It’s funny to actually hear the score from Lethal Weapon as well as other classic movies like Aliens as the music for the movie wasn’t finished yet. You can play a game of name that theme song as you watch this cut. The original music that Dennis Dreith actually did for the finished product is pure 80’s action gold and it stands atop even to this day as one of my favorite scores and gives the movie an epic tinge to it.
This version of the film does have some pacing issues and it takes a while for things to get going as there’s more plot to be had but it’s interesting to see what Goldblatt originally has planned for the movie. The version that was released is tighter and faster paced so having both versions of the movie offers fans a different viewing experience depending on what mood you’re in.
The unrated version of the cut that was released is also worth the price of the Blu-Ray alone. A few minutes were trimmed off the movie to allow it it’s R rating, so these longer sequences of violence are now restored into the finished product. It is worth noting that you’ll be able to tell what was put back in as the movie looks grainier and darker when the extra scenes are added.
Other noteworthy extras include a brief interview with Lundgren himself where he talks about getting the role and doing the movie and we also get a longer chat with director Mark Goldblatt where he serves up even more details about what went into making the movie.
The unrated cut also contains a full-length commentary by Goldblatt which is definitely informative as he talks in great length about making the adaptation. Goldblatt gives us enhanced details about the cast and shooting the action sequences. He also talks about why they never had Lundgren wear the skull which at one time was thought to be because Marvel denied them. In actuality, it was Goldblatt and company who thought that Lundgren wouldn’t look right with the outfit. He does go on record as saying that it was mistake in doing this. I was always fine with it, but it would have been cool to see Lundgren in full outfit.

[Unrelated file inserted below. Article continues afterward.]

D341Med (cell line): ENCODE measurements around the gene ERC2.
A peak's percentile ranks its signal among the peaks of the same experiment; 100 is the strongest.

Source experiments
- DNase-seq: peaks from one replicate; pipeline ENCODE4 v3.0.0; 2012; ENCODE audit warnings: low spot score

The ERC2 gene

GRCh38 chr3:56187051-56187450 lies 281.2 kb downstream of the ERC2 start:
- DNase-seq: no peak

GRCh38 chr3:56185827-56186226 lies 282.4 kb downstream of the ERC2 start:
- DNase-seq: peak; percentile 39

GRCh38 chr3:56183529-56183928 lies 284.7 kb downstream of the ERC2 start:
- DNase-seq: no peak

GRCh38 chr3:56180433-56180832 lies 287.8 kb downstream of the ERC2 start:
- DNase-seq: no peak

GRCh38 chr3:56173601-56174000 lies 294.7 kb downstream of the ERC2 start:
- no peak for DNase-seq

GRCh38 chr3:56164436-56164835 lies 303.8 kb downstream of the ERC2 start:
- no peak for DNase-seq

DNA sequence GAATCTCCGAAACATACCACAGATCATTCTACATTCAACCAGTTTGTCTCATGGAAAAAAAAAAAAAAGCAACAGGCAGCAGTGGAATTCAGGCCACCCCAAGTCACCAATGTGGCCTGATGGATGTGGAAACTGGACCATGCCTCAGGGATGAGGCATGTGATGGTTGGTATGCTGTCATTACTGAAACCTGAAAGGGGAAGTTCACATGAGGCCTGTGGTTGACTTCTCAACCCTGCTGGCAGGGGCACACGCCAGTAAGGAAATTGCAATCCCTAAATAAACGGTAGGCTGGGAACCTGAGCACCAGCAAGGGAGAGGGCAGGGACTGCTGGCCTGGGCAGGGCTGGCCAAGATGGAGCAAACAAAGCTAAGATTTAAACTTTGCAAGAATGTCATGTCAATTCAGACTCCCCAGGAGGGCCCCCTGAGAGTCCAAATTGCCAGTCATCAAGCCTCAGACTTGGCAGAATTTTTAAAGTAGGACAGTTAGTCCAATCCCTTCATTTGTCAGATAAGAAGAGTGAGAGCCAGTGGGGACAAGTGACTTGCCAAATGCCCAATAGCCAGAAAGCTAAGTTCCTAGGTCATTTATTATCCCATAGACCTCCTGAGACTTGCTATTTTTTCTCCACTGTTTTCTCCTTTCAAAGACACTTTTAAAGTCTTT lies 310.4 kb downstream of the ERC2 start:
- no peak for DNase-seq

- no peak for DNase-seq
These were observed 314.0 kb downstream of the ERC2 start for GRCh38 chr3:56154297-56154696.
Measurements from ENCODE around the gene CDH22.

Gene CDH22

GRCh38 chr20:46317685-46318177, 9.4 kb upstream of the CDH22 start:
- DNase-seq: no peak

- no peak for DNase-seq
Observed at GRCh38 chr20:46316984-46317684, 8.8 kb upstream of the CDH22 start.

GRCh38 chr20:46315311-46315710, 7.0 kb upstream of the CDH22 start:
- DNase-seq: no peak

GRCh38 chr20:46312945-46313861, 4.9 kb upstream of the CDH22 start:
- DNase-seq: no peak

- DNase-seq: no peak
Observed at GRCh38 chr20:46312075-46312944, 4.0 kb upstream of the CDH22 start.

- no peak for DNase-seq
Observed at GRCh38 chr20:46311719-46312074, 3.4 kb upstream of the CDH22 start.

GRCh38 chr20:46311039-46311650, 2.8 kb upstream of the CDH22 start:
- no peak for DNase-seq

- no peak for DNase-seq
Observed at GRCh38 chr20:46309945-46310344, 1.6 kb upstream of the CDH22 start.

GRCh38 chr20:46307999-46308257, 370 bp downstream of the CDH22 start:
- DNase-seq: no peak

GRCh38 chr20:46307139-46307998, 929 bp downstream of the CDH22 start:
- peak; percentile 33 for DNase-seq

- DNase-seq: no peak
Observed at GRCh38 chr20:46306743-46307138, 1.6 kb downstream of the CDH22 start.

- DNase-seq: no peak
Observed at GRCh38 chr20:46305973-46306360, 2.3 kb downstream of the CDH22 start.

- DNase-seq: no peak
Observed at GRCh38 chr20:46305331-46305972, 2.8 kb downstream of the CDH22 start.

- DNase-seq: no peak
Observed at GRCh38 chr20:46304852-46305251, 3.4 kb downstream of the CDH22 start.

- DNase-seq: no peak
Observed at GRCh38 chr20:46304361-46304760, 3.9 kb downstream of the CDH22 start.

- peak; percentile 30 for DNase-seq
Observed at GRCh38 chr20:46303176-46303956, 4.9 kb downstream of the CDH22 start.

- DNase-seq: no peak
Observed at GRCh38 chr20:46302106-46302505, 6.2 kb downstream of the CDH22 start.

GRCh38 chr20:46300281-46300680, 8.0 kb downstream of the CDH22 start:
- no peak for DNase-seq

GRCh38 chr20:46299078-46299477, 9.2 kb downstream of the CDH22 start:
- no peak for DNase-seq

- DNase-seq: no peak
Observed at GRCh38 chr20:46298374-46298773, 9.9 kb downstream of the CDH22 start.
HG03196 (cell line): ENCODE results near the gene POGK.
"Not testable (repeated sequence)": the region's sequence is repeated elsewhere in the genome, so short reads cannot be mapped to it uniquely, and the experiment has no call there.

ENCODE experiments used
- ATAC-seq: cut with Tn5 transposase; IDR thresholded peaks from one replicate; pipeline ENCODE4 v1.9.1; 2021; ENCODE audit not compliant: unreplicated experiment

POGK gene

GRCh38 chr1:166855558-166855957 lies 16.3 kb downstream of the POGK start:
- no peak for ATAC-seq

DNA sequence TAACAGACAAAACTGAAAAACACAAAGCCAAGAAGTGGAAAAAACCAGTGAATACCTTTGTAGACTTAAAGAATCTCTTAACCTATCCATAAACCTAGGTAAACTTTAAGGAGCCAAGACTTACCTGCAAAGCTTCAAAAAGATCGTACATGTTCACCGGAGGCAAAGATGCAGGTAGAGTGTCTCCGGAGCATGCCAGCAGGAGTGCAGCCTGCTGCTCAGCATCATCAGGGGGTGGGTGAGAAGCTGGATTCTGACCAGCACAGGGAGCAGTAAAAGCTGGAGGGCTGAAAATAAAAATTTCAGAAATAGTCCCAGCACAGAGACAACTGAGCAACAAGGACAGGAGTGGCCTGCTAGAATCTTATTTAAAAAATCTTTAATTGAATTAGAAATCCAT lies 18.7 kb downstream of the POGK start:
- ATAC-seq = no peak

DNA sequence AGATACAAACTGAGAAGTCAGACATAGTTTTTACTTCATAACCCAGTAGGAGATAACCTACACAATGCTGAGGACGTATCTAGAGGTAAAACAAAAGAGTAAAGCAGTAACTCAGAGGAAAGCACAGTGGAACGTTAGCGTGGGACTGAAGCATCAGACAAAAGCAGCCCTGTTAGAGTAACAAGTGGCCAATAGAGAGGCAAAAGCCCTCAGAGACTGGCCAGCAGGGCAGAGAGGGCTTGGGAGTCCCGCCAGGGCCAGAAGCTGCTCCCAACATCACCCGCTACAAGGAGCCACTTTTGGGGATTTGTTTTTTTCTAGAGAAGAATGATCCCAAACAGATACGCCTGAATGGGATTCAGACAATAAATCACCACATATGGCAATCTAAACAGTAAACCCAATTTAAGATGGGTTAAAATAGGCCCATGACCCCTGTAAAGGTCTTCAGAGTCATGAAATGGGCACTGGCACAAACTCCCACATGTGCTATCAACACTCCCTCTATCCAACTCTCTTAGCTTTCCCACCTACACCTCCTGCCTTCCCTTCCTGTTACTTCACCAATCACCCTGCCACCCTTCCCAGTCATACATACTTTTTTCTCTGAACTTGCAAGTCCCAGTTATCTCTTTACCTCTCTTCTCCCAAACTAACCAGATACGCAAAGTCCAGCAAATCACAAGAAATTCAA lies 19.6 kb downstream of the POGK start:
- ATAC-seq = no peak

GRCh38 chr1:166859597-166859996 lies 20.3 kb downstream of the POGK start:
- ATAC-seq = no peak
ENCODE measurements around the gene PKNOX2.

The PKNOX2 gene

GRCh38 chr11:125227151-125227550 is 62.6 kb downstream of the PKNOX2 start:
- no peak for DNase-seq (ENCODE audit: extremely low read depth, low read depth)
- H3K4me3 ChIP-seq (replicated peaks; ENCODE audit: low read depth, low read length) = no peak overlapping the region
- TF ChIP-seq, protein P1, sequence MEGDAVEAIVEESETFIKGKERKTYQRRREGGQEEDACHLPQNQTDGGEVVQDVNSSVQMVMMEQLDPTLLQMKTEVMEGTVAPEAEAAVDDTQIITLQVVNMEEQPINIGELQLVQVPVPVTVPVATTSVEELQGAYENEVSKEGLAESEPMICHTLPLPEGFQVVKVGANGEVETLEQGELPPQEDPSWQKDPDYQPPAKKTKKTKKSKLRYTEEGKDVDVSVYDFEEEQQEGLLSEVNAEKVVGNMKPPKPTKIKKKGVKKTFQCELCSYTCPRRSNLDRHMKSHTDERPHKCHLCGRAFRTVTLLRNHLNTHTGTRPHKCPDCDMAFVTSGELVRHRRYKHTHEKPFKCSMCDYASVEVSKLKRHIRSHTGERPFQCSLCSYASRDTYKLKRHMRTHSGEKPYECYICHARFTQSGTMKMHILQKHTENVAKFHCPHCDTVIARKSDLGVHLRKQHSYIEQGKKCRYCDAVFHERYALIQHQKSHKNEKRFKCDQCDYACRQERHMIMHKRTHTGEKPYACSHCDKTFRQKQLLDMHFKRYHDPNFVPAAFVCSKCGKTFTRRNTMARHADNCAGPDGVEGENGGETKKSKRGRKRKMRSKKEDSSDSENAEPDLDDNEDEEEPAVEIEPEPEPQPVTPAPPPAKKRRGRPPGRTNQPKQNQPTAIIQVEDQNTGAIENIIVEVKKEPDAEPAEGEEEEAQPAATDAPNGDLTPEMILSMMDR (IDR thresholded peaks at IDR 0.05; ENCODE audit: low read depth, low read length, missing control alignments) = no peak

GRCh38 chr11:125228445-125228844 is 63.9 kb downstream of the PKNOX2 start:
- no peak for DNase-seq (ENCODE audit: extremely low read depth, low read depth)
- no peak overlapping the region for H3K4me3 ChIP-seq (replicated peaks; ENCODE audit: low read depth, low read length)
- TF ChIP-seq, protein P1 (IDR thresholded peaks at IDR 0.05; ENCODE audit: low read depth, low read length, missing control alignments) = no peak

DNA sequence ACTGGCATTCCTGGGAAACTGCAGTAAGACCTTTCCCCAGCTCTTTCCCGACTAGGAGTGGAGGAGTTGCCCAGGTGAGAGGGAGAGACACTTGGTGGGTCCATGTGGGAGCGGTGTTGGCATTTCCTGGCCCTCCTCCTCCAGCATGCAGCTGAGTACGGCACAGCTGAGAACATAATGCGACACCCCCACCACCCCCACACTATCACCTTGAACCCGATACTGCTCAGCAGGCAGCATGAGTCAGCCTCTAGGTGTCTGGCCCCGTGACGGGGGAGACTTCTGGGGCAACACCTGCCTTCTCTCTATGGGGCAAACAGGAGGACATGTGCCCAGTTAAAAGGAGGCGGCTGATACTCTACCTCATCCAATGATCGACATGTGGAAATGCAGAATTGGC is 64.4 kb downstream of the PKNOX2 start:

Another funny anecdote about the making of the movie has Goldblatt saying that they had no idea that Lundgren was a world champion karate practitioner. While filming they discovered this, and it led to Lundgren being involved in more hand-to-hand fight action.
To top off the special features, we also get a gag reel that shows of some rare BTS footage. It’s a treat for collectors like myself and we also get the original theatrical trailer that first introduced us to this movie all those years ago. For a finale, there’s a reversible cover which features some rad new artwork as well.
Dolph Lundgren’s The Punisher is a great example of how 80’s action films rocked as there is endless action, extreme violence, an extremely high body count which reaches over 100 and Lundgren using an arsenal of weapons throughout the film to dispense his vengeance. My personal favorite was his bad ass looking M-60 outfitted with an M-203 grenade launcher. Now that’s a man’s weapon. There’s a great blend of firepower and fisticuffs during the running time and Lundgren was really proving that he was an elite action star.
The finale alone is what every fan could hope for as Castle and Franco erupt out of the elevator with guns blazing. Countless Yakuza members are vaporized in seconds and that’s only the beginning of the end as they carve their way through a horde of goons.
Does this first screen adaptation of the popular comic book character take liberties? Of course, it does but it’s still a great ride from start to finish. Even though there’s no skull around (except on the throwing knives he uses), Lundgren still portrays a stellar Frank Castle and you can see the hurt and pain in his eyes throughout the film and he embodies the torment of the character.
Everyone has their favorite, but besides Jon Bernthal, Dolph Lundgren will always be up there as he was the first to do it and with fierce style. There’s action aplenty and practical stunts loaded in the set pieces, and this is definitive and essential 80’s action viewing.
If you get the opportunity, pick up Umbrella Entertainment’s edition of The Punisher as it is a must have for serious fans of this movie and action in general. It’s vintage one man army Dolph Lundgren at his finest and one hell of an adaptation of our favorite gun toting vigilante.